The thermal stability of five gravel pack materials was examined.
Experiments were performed under injection and production conditions in order to simulate chemical and thermal interactions. Ottawa sand, Interprop, Carboprop, Zirprop 120 and 126 were steam flooded in the first case without presence of oil under borehole conditions (at pressure varying from 8.0 to 12 MFa and temperatures varying from 280 to 320 °C) at a pH value of about 9.5. Ottawa sand and Interprop were also tested with presence of heavy oil.
Microscopical examinations, mass loss as well as grain size analysis showed that Interprop is extremely resistent to any dissolution phenomena especially under presence of an oil 'phase in the steam. After 76 h steaming maximal deviations in grain size of 3.4% and with oil of 2.1% were detected whereas the Ottawa sand showed deviations of 15% and 9% respectively.
Thermal methods of oil recovery such as steam flooding and steam stimulation showed good results in heavy oil production l,2.
Especially steam stimulation plays an important role in heavy oil production. This process includes three phases:
injection phase: steam is injected into the well.
waiting phase: steam condensation and heat transfer.
production phase: the production of fluids from the heat affected zone.
The application of the steam injection may cause serious problems including sand production. The consequence of sand production is the erosion of tubular, pumps, valves and the Obstruction of separators beside decrease of production rate.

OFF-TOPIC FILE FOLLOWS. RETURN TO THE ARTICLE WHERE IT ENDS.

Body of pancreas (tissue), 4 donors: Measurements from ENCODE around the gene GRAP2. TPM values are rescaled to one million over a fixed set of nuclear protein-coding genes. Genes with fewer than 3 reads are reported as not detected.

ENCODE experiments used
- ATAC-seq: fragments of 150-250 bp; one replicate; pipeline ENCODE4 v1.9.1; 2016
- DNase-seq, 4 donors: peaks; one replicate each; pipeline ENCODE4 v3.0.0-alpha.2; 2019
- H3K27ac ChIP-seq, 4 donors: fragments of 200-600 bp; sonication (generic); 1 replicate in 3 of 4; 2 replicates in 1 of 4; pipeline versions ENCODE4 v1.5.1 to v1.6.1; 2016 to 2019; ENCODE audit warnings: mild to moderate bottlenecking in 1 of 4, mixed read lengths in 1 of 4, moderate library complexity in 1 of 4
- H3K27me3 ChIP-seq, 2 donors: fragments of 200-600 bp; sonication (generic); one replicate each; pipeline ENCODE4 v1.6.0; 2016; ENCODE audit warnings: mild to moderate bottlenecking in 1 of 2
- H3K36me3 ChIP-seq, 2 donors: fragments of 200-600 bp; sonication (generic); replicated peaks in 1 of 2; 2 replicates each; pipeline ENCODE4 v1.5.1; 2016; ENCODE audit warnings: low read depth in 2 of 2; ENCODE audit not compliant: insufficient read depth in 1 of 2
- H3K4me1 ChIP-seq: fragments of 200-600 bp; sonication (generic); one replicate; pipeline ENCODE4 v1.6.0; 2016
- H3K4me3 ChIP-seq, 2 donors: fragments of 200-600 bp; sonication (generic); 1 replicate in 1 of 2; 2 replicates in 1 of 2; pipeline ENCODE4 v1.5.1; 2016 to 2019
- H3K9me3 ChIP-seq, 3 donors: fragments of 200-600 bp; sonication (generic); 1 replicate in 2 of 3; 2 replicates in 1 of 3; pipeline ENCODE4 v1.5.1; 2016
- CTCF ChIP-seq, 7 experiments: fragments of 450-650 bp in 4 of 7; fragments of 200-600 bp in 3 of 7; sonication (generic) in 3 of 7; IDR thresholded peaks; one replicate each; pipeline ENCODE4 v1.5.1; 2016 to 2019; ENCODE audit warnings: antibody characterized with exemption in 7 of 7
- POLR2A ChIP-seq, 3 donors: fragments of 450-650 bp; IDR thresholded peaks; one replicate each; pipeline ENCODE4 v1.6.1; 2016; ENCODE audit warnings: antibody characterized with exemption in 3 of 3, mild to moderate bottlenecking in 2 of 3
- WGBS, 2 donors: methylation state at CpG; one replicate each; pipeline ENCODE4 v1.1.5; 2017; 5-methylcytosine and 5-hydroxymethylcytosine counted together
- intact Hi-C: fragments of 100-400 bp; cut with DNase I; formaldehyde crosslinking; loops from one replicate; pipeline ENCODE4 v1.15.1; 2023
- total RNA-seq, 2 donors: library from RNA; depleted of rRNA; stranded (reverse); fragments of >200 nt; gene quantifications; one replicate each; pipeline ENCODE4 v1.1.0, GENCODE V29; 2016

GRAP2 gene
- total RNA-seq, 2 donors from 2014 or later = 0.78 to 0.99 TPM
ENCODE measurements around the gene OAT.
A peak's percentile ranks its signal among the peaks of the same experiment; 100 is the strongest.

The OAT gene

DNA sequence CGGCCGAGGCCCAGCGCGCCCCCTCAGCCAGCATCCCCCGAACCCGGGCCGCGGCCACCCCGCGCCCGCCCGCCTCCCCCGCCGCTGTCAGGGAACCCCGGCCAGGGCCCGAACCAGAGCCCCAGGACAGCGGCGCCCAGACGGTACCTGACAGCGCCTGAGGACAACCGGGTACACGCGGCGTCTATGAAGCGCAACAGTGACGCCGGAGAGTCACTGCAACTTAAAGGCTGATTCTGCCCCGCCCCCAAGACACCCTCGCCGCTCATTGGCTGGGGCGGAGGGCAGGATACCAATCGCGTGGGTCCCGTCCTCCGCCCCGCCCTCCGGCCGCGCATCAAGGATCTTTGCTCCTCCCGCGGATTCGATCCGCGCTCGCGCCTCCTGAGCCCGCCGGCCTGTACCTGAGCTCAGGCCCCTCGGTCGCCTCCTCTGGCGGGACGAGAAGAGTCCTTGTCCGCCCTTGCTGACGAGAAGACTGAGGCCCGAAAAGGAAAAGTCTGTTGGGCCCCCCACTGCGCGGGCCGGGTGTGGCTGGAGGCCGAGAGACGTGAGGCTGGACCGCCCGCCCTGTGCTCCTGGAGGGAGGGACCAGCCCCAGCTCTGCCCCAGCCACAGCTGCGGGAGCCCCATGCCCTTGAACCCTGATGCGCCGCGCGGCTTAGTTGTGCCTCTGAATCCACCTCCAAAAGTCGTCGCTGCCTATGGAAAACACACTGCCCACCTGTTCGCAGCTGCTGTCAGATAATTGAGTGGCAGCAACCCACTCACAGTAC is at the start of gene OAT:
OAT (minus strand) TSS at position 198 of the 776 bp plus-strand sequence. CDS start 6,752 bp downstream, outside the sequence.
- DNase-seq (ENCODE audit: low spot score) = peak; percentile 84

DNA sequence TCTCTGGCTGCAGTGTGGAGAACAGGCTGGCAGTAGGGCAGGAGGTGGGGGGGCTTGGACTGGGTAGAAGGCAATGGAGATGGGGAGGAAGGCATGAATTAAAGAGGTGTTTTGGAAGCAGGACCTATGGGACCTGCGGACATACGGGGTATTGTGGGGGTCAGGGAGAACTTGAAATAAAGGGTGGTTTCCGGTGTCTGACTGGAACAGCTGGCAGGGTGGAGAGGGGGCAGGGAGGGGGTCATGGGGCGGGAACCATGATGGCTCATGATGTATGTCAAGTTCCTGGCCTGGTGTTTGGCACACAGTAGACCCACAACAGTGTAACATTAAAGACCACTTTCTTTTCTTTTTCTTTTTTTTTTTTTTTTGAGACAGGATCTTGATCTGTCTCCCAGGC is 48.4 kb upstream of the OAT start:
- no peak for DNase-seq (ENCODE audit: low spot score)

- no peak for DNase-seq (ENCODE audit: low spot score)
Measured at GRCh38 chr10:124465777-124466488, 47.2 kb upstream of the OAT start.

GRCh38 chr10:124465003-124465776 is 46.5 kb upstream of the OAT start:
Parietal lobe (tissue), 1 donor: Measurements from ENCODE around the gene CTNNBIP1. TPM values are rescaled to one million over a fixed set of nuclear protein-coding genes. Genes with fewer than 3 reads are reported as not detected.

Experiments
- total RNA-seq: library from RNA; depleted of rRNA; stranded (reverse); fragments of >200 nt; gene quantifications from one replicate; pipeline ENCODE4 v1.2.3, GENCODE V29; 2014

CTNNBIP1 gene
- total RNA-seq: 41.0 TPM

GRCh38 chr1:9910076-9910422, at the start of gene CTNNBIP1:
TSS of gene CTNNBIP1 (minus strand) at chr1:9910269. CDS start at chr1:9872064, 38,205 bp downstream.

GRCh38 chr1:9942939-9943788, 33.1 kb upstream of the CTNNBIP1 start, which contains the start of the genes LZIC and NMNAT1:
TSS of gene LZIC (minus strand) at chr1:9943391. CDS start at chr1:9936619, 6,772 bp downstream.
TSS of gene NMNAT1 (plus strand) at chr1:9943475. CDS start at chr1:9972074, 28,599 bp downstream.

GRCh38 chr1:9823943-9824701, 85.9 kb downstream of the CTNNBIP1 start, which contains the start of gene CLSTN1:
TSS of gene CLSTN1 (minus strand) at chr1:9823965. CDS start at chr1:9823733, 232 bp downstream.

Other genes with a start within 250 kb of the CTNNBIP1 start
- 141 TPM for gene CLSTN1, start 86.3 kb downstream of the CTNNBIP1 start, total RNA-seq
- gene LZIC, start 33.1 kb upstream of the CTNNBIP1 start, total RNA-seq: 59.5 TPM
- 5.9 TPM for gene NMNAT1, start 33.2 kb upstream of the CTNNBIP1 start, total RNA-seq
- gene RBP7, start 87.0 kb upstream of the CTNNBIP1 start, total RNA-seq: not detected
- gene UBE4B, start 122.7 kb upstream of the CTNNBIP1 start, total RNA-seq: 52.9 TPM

One of the popular methods to prevent sand production is the gravel pack technique. In order to achieve an effective sand control the grain size distribution of the filter material must be adopted to that of the reservoir sand.
Under the influence of steam a dissolution of the quartz containing gravel material occurs. This leads to a modification of the grain size distribution, consequently it reduces the permeability of the installed filter.
The SiO2 dissolution in water at high temperatures is due to the hydrolysis of Si-O-Si bonds under formation of Si-OH group3,4.
At the first stage five gravel pack materials have been tested in this work, at various temperatures and pressures (temperature varying between 280 and 320 °C, pressure from 8.0 to 12.0 MPa).
In a second step, two from the five gravel materials have been particularly studied. One highly resistent to steam (Interprop), the other being the most used one in this kind of operations (Ottawn sand). Both have been tested under borehole conditions in the presence of an Athabasca oil sand representing the reservoir of the test assembly.
In order to allow appropriate test to be conducted, two test apparatures have been developed for subjecting gravel pack materials to simulated injection and production conditions. One experimental set-up was used for the particular study of the two choosen gravel types.
The design of these test facilities is shown in figure 1 and 2. The essential components of the systems are as follows: